As for the BBC coverage, 18 hours a day with four streams on digital TV covering virtually all the disciplines, whether we are represented or not, seems to me more than good. Of course we take a major interest in our own athletes when they win medals, and why not, but outstanding medallists from other countries are by no means ignored. This is a wonderful moment to be savoured and a great resource for the future. Enjoy and admire.
In the Media diary (18 August) John Walsh, commenting on Michael Phelps, makes fun of the Baltimore Sun for its use of the word "winningest". While it sounds odd to British ears, "winningest" was not made up in an attempt to provide the ultimate superlative for Phelps. In American English, particularly in a sporting context, it is perfectly normal to describe someone who has won more games, trophies or medals than anyone else as the winningest, and has been so since at least the 1970s.
British writers should realise that, given the number of people with English as their first language, the British are in the minority of English speakers, and there are many words which, while odd to us, are perfectly normal elsewhere.
Hebden Bridge, West Yorkshire
Debate needed on health-care rationing
Jeremy Laurance dismisses health-care rationing as having been tried in the NHS a couple of decades ago, and the elimination of some cosmetic or unproven treatments as leading to imperceptible savings ("Can it ever be right for the NHS to reject drugs that could extend life?", 8 August).
Having worked in the NHS from 1959 to 1995, and been closely associated with it ever since, I have no recollection of any active attempts at rationing of health care other than by long waiting-lists and more recently by the National Institute for Health and Clinical Excellence (Nice) whose work is internationally respected but which inevitably hits the wrong people, those with severe illnesses for whom new but expensive treatments offer benefit.
The Government appears to be unwilling to sanction discussion on rationing. A debate I instigated in the Commons on 3 December 2007 on health care rationing had its title changed, without my consent, to health care "prioritisation".
In this debate, I outlined the irrefutable reasons for an open, public debate on health care rationing and the potential for savings to which this would lead. Even enforcing effectively the Government's own paper, Better Care, Better Value Indicators would lead to a saving of £2bn. This alone would surely be enough to raise Nice's threshold for affordability to allow provision of some of the new drugs at present being turned down to the devastating disappointment of so many people, including two of my own constituents.
Richard T Taylor MP (Independent, Wyre Forest)
House of Commons
West helped degrade Afghan women's lot
Terri Judd's report "The Afghan women jailed for being victims of rape" (18 August) gives the impression of British armed forces and politicians using their occupation of Afghanistan to ameliorate its inherent "cultural" misogyny, but it is worth remembering that it was not alwayslike this.
In the 1970s, Afghan women enjoyed equal education, health services and employment rights. It was the major powers who currently occupy Afghanistan that backed the fanatics as early as 1979. That this former handful of reactionary clerics and landowners is now in a position to jail rape victims is down to the massive covert funding and training they received as part of the USA's Cold War strategy.
The progressive social forces in Afghanistan were indiscriminately liquidated by the jihadists as common enemies at the west's behest. The "glorious" mujahideen threw acid in women's faces and destroyed schools and medical centres (atheist to them, communist to us), then finally entered Kabul.
It is little wonder that British officers are now building "humane" jails for rape victims, but the west really owes Afghan women a lot more than that.
Review unfair to author
I wish to correct some inaccuracies in your review by David Llewellyn of my book Crash! Bang! Wallop! Twenty20: A History of the Brief Game (14 July) that I feel have unfairly damaged my reputation as a journalist and that of the publishers, Know the Score Books.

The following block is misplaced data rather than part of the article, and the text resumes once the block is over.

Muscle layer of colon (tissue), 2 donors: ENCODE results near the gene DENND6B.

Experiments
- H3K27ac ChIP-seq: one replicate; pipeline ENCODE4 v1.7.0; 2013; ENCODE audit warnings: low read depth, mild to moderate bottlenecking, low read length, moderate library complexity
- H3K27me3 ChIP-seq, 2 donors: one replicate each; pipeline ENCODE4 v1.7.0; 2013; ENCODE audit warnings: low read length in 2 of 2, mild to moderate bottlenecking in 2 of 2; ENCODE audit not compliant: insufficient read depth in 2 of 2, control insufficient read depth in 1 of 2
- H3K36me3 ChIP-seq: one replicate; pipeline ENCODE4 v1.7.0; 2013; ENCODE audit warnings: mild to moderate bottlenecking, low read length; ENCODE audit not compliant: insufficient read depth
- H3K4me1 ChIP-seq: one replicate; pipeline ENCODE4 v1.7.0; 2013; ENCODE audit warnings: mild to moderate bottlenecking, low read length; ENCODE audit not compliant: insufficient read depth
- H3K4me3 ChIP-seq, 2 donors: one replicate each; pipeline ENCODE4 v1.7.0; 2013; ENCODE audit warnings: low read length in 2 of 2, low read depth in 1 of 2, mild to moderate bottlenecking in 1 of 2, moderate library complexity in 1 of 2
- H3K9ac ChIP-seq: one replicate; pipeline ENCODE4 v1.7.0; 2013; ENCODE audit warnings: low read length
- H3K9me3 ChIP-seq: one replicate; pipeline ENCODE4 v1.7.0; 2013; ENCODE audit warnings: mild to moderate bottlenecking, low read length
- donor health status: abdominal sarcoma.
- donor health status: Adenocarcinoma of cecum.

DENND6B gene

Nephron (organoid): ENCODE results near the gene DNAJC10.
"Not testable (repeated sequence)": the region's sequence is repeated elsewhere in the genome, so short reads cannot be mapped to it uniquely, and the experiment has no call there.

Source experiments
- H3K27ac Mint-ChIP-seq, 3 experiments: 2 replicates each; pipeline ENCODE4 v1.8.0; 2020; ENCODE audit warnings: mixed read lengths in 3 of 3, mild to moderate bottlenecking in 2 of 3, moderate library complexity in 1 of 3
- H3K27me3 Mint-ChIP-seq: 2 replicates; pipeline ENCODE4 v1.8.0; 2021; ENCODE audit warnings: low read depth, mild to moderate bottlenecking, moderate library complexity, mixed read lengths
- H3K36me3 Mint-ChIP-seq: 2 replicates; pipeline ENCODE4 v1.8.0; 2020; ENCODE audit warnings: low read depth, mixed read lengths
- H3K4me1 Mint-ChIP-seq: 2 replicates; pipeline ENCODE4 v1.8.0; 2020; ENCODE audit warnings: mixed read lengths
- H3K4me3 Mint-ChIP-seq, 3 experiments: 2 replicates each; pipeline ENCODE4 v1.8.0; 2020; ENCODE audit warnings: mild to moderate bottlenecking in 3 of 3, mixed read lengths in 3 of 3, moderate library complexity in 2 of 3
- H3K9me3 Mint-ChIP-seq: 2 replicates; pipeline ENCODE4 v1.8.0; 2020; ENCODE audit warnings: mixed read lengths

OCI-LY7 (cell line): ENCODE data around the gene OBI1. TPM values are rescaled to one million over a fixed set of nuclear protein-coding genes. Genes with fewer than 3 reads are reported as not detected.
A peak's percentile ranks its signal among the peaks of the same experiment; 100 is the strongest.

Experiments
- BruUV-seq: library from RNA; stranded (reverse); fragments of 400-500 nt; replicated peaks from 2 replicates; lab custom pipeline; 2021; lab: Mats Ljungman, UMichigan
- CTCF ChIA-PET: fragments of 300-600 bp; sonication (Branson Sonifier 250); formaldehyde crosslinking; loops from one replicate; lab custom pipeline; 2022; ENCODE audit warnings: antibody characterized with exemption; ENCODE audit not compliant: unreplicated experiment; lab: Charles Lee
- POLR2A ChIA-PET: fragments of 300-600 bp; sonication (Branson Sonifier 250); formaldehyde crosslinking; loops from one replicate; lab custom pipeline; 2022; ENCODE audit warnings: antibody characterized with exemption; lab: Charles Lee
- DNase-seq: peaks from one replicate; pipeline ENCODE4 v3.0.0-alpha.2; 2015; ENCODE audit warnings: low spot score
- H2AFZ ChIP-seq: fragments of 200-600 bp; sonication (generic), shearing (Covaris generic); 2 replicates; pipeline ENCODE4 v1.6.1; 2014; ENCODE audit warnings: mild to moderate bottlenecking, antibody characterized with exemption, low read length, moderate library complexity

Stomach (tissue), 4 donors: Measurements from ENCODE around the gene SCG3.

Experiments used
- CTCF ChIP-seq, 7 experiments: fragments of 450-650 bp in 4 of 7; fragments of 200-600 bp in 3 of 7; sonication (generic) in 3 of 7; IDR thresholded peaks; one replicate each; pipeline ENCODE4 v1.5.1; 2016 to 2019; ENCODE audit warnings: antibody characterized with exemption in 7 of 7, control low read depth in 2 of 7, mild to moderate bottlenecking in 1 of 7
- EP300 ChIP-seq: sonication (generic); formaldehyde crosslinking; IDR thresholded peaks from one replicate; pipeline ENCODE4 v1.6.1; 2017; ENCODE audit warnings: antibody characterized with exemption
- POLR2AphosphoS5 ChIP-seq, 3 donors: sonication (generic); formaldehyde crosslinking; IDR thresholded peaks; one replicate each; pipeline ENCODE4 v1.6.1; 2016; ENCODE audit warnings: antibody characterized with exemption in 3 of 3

I was disturbed to read that the involvement of Texan billionaire Sir Allen Stanford had "rather left Martin Hindley's book behind". In fact, a tenth of the book is dedicated to the way Stanford has used Twenty20 cricket to help energise a flagging interest and development of the sport in the Caribbean.
Llewellyn claimed the book was written "from an intensely personal viewpoint". I can't help but wonder if he had in fact read only the first few chapters, two of which were written in the first person, describing my attendance at the first Twenty20 World Cup in South Africa. Of the 21 chapters, only two are written in this voice. The remaining 19 are third-person historical narrative.
The incorrect spelling of my first name in Llewellyn's review adds to the impression that the reviewer has not fully acquainted himself with the book, which is disappointing, given his scathing attack on the author's own spelling and the quality of editing.
An insult, for a' that
Apropos Jeremy Paxman's belittling of Robert Burns ("Sentimental Journey", 14 August), his insult to the great William McGonagall, without doubt the true "king of sentimental doggerel", is surely equally offensive.
Ripponden, West Yorkshire
All at sea, again
The writer of your leading article (18 August) has fallen into the same trap as Deborah Orr did recently, writing "careen" instead of "career". "The language of diplomacy, first over Georgia and now over Poland" is running out of control, not being keeled over to expose its ship's bottom for the barnacles to be scraped off.
Dr Antony Branfoot
Britain is ruled by US
Martin Copsey writes about his father joining the RAF in 1939 because he did not want his children to be ruled by Europeans (letters, 16 August). In spite of Ted Heath, you still aren't ruled by Europeans. You are ruled by the USA and don't seem to mind, seeing how easily you extradite one of your own countrymen to that foreign country for having the temerity to show them up while looking for information about alien life. Brussels will probably get the blame for that as well.
Hard to swallow
Working in the music industry as a tour chef, I have noticed that our bulk deliveries of food carry all sorts of instructions and caveats (letters 18, 19 August). They include, on the polenta, "Warning: tends to bubble volcanically" and on the boxes of pies (supplied by The Pie Minister, Bristol), "Just open flaps and munch".
V Festival, Nr Telford
The failure of the English to learn foreign languages (report, 19 August) is surely less worrying than their inability to communicate intelligibly in their own.
Negotiable: Tradewind Recruitment: This post arises as a result of the need to...
£120 - £150 per annum: Tradewind Recruitment: I am recruiting on instruction o...
£70000 per annum: Ashdown Group: Head of Finance - Financial Controller - Fina...
£24000 - £28000 per annum + benefits: Ashdown Group: Marketing Executive - Wim...